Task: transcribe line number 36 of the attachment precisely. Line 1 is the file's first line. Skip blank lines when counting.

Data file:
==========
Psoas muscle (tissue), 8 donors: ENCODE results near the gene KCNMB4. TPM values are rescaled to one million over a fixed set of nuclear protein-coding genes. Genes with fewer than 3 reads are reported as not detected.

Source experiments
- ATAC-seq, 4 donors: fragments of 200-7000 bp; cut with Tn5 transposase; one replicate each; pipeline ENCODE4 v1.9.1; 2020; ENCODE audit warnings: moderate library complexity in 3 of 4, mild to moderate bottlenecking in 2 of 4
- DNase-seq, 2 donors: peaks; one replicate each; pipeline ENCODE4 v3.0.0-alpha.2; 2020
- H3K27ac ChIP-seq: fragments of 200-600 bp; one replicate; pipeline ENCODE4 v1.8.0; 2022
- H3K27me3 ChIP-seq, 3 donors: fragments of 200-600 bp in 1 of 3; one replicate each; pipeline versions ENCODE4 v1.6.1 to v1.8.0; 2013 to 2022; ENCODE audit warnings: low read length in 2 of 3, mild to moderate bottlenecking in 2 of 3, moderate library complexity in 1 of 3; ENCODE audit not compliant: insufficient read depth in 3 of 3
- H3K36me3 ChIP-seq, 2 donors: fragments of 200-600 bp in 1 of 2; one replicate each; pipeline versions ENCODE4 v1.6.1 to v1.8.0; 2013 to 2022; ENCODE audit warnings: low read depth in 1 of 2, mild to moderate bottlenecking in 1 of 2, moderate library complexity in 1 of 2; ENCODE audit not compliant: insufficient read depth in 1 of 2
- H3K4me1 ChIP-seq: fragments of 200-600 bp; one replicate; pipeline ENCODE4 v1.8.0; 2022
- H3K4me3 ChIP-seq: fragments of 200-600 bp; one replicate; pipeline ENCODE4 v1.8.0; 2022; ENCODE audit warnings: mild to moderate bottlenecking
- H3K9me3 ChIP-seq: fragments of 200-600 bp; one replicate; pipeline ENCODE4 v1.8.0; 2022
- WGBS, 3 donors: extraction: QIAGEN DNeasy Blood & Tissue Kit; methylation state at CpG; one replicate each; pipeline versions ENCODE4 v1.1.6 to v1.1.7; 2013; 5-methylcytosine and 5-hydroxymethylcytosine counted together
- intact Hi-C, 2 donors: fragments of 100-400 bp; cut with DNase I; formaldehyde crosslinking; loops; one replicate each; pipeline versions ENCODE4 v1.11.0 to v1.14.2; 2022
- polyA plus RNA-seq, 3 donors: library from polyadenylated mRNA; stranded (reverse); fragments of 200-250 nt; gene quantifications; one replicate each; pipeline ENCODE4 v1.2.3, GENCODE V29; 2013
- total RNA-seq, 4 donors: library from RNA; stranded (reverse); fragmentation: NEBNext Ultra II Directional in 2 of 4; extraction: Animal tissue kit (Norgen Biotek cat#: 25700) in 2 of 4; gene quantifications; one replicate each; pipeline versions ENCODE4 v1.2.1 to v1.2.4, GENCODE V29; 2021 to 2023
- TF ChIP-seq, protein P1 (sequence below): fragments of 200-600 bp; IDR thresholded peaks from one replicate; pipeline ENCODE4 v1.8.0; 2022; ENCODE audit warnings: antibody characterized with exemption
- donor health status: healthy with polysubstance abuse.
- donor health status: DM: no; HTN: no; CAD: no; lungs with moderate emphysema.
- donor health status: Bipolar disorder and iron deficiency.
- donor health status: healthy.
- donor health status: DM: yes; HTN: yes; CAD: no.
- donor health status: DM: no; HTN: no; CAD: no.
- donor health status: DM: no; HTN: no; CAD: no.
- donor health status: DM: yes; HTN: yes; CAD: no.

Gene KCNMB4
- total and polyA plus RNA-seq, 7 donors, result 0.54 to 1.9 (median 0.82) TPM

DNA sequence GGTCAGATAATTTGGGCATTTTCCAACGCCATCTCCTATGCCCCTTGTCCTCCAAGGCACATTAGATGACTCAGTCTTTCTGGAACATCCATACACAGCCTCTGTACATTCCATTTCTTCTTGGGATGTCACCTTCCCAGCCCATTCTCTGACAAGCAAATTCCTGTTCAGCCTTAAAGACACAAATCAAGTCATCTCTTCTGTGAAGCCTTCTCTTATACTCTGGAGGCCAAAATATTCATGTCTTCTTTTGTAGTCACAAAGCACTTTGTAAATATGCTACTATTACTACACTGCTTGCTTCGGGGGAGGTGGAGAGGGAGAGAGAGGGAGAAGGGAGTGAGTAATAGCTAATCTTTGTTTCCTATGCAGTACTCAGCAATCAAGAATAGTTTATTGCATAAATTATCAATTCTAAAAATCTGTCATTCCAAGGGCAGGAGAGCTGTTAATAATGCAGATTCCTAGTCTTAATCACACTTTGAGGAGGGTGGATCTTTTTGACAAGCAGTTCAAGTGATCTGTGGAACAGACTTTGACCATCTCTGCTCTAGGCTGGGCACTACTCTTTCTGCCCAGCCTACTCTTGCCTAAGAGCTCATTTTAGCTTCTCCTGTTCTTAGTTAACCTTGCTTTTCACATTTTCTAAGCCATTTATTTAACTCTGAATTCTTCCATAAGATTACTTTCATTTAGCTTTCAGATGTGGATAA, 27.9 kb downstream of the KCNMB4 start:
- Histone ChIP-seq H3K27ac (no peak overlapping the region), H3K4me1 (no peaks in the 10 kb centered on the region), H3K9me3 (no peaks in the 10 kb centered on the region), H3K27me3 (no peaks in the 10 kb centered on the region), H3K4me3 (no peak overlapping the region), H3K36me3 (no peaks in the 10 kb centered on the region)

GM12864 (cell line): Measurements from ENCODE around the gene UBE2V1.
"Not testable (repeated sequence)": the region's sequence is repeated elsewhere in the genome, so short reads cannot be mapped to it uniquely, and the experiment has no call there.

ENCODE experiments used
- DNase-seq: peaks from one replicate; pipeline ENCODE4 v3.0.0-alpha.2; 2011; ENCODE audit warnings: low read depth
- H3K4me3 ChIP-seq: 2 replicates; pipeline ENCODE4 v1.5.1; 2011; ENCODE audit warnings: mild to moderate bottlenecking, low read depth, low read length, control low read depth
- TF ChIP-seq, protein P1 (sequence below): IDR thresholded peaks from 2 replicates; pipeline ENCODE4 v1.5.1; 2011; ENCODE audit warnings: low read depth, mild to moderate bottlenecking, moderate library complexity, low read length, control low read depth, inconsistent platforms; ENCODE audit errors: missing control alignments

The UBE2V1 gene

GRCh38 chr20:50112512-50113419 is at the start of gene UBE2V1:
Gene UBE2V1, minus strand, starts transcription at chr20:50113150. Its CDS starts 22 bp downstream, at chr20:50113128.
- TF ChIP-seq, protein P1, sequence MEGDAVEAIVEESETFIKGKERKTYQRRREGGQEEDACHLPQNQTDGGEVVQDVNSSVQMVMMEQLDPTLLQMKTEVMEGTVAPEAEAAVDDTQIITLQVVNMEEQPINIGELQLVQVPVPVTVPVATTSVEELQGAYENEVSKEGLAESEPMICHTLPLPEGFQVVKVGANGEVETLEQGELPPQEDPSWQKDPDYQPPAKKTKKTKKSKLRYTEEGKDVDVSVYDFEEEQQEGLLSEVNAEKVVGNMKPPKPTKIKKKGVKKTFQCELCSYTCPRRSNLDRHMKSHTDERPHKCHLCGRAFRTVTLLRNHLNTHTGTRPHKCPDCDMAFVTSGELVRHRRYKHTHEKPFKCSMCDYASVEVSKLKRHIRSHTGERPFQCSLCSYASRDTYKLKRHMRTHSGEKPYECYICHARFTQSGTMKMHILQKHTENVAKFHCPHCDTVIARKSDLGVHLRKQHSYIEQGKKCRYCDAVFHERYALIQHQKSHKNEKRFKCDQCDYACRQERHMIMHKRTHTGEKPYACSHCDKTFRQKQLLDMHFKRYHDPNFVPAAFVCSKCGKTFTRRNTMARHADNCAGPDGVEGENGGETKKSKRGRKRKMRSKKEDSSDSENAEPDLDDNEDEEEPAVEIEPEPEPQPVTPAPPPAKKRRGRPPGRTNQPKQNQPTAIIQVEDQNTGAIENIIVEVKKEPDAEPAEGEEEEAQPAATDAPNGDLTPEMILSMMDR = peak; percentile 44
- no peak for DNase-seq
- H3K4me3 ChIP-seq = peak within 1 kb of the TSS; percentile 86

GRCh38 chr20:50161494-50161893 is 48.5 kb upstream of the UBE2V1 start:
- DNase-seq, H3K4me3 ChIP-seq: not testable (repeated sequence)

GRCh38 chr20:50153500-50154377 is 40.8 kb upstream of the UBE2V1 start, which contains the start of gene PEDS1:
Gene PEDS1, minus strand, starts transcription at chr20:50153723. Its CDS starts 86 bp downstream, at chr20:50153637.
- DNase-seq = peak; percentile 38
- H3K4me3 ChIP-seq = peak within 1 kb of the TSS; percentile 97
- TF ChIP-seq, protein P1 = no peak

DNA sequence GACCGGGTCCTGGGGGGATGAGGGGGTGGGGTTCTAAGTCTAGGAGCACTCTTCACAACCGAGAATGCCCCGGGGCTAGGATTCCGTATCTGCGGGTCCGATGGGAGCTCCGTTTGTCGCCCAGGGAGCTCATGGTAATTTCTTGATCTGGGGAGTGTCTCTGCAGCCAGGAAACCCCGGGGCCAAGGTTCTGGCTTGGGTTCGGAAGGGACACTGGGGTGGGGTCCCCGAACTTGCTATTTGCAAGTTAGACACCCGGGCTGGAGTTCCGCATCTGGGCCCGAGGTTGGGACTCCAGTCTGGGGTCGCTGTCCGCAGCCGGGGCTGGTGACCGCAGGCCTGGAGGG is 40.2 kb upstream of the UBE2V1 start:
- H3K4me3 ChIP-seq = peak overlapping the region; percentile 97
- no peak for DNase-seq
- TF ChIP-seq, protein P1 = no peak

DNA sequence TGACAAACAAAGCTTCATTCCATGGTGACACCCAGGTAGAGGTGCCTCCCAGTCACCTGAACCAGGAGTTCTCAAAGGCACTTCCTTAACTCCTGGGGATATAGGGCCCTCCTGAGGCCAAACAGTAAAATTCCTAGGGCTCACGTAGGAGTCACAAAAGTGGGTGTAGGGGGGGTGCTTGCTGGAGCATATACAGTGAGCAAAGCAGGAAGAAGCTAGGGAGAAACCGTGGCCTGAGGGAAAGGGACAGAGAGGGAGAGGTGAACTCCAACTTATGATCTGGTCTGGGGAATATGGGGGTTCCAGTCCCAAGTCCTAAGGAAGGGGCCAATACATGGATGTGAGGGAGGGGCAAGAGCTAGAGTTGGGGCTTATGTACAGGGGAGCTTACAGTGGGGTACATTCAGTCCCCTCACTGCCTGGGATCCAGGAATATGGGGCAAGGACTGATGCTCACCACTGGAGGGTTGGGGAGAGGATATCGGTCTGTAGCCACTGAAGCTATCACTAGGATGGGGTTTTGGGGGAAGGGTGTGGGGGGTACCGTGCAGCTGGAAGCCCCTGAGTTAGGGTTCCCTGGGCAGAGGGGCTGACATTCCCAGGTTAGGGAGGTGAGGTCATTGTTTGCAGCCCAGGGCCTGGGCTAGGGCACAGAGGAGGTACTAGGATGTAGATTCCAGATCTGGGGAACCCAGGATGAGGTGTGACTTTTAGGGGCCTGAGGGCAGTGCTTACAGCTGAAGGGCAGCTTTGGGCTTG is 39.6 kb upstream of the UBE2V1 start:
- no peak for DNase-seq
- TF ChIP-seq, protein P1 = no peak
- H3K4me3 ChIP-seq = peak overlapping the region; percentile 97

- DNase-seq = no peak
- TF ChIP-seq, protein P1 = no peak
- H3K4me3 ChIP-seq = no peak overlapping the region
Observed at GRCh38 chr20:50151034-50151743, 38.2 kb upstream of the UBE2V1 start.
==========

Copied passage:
Gene UBE2V1, minus strand, starts transcription at chr20:50113150. Its CDS starts 22 bp downstream, at chr20:50113128.